Exchanging Knowledge: Establish community events to help promote a growing culture whilst utilising the many community and church hall kitchen facilities across the Islands for people to cook and eat together. Creating a network of ‘Taighean Ceilidh’ communal warm spaces for the sharing of food and knowledge.

Government Support: Government can rekindle communities towards a growing culture through holistic land management strategies and policies which support different land uses under the one banner. With the new Agriculture Bill in motion, there is an opportunity to support a connected approach to land management which blends regenerative farming, woodland and horticulture in the form of a crofting woodland garden grant.

Access to land: A progressive land management strategy is essential to unlock the potential Uist has to adapt and mitigate the future challenges which include crofting succession plans, climatic variations, economic shocks and transitioning to a Good Food Nation. A concerted effort is required to open up access to land for new entrants and look at a tapestry of land uses which complement and aid one another within the landscape which aligns to the environmental, social, and economic demands of the 21st century.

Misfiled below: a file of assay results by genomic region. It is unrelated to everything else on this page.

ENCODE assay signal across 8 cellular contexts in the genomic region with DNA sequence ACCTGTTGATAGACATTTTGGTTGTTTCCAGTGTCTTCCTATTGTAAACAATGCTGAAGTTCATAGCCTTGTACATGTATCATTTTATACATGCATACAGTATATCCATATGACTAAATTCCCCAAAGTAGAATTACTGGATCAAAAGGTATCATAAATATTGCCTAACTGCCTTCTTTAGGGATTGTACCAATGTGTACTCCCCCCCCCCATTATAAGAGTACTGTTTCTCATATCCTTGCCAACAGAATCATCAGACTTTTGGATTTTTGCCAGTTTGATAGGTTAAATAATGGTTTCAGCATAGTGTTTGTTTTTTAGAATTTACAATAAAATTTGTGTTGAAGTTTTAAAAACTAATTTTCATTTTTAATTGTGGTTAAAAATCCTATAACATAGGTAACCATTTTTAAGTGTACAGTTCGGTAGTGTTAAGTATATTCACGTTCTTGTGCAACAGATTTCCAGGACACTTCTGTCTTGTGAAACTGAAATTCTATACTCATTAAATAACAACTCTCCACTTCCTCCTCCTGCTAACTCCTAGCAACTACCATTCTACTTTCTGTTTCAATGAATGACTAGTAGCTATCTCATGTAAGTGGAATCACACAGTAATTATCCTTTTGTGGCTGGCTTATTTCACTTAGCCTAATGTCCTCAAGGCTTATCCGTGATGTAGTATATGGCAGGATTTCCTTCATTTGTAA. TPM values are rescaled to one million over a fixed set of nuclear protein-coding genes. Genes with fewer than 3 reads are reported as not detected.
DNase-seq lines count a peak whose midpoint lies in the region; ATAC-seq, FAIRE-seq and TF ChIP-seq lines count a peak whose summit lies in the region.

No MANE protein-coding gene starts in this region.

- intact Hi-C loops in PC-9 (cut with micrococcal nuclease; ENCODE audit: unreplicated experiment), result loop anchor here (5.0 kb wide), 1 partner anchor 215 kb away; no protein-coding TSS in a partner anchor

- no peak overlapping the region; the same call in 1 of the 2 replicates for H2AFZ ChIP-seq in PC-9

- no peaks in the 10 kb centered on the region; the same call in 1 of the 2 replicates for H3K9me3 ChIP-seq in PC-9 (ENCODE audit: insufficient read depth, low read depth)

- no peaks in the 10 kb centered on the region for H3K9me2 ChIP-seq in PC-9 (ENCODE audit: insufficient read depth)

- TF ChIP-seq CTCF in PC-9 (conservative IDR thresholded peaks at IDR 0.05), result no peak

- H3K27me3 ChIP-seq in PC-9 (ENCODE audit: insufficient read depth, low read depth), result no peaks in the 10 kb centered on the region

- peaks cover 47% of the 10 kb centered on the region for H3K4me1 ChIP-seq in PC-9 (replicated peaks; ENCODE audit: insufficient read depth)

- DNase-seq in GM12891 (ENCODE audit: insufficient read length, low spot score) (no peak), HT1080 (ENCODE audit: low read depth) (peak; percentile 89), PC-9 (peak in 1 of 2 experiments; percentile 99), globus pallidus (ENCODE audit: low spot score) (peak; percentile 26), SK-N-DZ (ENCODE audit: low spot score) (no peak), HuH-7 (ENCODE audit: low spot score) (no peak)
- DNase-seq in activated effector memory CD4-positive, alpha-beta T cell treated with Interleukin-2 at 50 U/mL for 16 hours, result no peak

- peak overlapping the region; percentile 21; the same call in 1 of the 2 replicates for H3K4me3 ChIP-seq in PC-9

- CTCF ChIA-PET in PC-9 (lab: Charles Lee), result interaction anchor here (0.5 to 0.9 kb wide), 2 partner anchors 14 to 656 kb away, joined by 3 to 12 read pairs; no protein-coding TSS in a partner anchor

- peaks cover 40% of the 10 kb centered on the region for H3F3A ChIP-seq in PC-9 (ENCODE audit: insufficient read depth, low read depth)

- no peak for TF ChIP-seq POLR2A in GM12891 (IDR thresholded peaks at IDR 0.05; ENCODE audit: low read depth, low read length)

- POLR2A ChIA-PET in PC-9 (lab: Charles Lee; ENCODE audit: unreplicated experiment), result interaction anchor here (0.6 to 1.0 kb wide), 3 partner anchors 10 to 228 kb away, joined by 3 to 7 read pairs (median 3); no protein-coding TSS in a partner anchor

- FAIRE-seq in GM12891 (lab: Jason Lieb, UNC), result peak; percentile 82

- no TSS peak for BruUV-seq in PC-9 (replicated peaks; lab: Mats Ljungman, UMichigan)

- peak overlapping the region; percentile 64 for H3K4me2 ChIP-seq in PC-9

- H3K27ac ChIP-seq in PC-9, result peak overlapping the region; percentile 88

Working together: All the producers wanted to be part of a local food network to aggregate and market food locally. The benefit is to be more than the sum of its parts and to create a system of collaboration where everyone benefits. It is believed that the local market, or the community food system, is too small for each small business and producer to compete against one another. Instead, it is beneficial to form cooperatives to share resources, skills, and knowledge.

Uist Local Food Market: Secure funds and deliver a locally led Local Food Value Chain Development Project. This would support growers, provide infrastructure, and make market linkages with shops, restaurants and hotels as well as establish local fortnightly Local Food Markets. Contribute to the provenance of food, an increasing important influence for buying choices for locals and visitors alike.

Local Food Box Schemes: Preference for a local food delivery service distributing local produce to community hubs and townships. This could be coordinated with existing community transport links and food suppliers.

Meals on Wheels: Establish a delivery service using fresh and healthy local produce for people who may find it difficult to make their own meals. This has the benefit of increasing access to nutritious food whilst also supporting local businesses and producers.